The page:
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Science Books

February 22, 2007

The Lobotomist: A Maverick Medical Genius and His Tragic Quest to Rid the World of Mental Illness
Jack El-Hai (2007)
ISBN: 0470098309

When we hear the word lobotomy our initial thoughts may turn to the closing stages of One Flew Over The Cuckoo's Nest, where the only humane thing left for Jack Nicholson's newly lobotomized character, Randle McMurphy, was to have a friendly inmate knock him off. An intentionally unnerving anti-lobotomy statement, certainly, but Jack El-Hai, winner of the June Roth Memorial Award for Medical Journalism, reveals that thousands of lobotomies were routinely being carried out every year only a decade or so prior to Cuckoo's Nest. According to El-Hai, medical science in early-twentieth century America believed that it was faced with a psychiatric crisis of overwhelming proportions, and appeared all too ready to embrace new treatments, regardless of how extreme they might seem. The man to get the lobotomy ball rolling was Walter Freeman, widely considered to be a genius, who believed that having a poke around in the brain's prefrontal cortex with an ice pick and hammer was likely to reduce psychotic symptoms in patients. Freeman's was a one-man crusade to treat the mentally ill so that they could be freed from indefinite incarceration and integrated back into society. For what they're worth, patient accounts show how some believed that their lives had improved since their lobotomy, but by the 60s the tide had turned and lobotomies were considered barbaric. It is in this respect that El-Hai captures a fascinating change in cultural perspective toward the practice of lobotomy, and mental illness itself. While The Lobotomist addresses a dark and disturbing topic, El-Hai manages to capture the complexities and nuances that comprised the character of Walter Freeman.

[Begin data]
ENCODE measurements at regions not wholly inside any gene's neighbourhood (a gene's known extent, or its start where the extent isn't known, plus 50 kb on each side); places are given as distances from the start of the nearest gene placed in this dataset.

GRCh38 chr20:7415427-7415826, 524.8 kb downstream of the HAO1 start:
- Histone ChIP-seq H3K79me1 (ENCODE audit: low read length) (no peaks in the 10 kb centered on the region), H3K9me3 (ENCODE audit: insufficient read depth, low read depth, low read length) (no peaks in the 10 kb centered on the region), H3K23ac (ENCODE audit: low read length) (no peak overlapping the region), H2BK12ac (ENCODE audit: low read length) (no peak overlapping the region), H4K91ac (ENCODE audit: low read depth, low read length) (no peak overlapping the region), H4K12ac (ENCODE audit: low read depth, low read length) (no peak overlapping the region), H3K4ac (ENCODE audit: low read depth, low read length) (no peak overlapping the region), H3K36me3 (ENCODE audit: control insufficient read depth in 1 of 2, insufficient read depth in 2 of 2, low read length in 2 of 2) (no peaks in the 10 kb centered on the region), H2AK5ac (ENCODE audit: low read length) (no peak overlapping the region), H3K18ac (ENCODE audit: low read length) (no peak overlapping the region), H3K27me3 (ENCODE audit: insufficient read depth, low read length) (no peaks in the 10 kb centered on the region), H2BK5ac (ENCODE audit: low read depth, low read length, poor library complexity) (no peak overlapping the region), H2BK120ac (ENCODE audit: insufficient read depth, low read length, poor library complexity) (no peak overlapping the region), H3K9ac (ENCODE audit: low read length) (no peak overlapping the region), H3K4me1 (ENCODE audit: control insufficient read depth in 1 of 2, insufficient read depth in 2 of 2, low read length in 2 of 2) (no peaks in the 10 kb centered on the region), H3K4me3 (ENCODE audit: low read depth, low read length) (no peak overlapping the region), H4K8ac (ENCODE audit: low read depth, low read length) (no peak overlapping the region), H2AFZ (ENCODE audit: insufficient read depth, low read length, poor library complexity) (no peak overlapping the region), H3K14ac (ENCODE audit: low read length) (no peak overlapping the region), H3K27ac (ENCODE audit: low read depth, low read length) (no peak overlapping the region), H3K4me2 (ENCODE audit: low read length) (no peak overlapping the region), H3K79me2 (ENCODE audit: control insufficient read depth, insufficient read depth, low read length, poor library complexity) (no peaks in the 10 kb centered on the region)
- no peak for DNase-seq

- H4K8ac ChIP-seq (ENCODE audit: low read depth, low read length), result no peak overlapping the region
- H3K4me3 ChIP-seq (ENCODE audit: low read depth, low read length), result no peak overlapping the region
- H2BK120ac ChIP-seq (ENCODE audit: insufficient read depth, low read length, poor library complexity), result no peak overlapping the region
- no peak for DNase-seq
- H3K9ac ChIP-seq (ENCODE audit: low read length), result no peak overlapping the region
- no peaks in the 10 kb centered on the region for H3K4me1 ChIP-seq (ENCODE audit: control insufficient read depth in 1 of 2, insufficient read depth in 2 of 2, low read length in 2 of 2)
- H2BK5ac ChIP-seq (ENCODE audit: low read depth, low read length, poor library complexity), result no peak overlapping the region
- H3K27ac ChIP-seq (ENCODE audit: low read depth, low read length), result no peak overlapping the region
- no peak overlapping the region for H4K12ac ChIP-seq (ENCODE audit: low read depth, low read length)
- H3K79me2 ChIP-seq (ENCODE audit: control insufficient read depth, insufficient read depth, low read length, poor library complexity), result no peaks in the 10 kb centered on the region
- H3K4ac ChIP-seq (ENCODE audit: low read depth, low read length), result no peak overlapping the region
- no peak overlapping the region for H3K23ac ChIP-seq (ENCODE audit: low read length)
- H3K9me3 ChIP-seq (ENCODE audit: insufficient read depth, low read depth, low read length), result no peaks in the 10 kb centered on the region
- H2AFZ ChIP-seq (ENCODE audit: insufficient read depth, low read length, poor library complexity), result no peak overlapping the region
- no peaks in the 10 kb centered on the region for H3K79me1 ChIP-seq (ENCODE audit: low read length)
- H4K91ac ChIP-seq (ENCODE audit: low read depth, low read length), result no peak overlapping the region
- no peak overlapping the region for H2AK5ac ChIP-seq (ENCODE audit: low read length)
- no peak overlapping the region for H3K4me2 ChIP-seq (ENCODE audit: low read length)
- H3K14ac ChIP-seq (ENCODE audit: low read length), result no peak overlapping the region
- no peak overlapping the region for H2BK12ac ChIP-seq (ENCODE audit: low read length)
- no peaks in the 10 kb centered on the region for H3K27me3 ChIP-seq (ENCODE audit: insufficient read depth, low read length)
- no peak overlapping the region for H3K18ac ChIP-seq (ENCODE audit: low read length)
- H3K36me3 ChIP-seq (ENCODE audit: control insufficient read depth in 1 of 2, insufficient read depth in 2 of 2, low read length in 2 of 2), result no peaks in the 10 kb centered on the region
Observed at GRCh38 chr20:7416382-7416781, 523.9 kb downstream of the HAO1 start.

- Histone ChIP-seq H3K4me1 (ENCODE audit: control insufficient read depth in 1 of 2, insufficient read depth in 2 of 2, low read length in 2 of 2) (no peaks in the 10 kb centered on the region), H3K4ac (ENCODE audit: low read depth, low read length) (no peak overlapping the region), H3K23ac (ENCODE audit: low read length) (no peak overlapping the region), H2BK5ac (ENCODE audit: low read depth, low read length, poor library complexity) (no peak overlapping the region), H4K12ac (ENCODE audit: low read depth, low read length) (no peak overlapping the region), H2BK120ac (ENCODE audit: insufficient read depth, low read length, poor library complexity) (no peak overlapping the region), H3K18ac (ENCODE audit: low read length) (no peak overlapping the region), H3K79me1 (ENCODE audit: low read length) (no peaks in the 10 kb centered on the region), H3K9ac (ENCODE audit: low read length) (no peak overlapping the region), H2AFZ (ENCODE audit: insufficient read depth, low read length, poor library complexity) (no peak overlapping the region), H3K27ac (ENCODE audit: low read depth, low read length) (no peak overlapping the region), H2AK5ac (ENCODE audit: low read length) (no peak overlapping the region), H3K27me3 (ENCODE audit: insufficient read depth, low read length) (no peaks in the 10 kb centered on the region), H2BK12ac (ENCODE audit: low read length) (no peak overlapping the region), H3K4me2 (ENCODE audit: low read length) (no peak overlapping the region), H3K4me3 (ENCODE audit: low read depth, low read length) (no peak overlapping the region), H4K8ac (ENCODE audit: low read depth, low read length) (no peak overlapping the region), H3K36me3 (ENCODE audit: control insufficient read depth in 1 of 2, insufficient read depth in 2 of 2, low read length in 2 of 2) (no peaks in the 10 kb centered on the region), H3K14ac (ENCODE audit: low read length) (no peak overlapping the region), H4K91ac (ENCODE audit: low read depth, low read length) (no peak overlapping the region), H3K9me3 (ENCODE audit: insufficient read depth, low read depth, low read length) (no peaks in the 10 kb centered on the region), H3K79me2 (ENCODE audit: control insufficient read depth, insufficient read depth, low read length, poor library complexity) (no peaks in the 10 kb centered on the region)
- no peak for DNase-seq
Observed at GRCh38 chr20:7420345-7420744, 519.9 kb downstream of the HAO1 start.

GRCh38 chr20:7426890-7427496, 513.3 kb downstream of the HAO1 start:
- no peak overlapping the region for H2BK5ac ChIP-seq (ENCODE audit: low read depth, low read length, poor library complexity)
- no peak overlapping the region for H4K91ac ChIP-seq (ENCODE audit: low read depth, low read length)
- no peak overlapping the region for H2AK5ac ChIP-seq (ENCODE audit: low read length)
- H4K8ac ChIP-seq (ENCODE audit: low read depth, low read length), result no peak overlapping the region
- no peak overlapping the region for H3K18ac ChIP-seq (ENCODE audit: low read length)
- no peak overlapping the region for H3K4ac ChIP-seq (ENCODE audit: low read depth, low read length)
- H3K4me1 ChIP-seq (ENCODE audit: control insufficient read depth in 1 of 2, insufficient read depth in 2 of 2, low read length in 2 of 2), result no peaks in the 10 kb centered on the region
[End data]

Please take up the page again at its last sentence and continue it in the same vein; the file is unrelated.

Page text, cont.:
Fly Me to the Moon: An Insider's Guide to the New Science of Space Travel
Edward Belbruno (2007), with a foreword by Neil deGrasse Tyson
ISBN: 0691128227

One of the reasons that a human hasn't set foot on the moon for decades is because fueling such missions has become prohibitively expensive. Now, the innovation of Edward Belbruno, President of Innovative Orbital Design at the Department of Astrophysical Sciences at Princeton University, has developed a way to cut the costs of space travel and get the space program back on track. Belbruno has devised a pioneering mathematical model - a three-body solution for low-thrust minimum-fuel trajectories - that exploits optimal fuel-efficient trajectories to drastically reduce fuel consumption and potentially extend mission distances. Using Belbruno's model would mean that missions would take substantially longer - a trip to the moon may take 3 months rather than 3 days - but these low-fuel trips would allow supplies to be transported very cheaply, and would be the first step toward lunar or planetary space stations. While at first glance Fly Me To The Moon may appear as a dry and highly technical book, Belbruno manages to convey the research process he undertook in a highly entertaining manner. Fly Me To The Moon also succeeds admirably as a narrative text, which is mostly due to how Belbruno uses the antics of his peers and colleagues as a suitable backdrop to the theory and real-world application of his ideas. Scientist or layman, Fly me To The Moon is an entertaining and important book.

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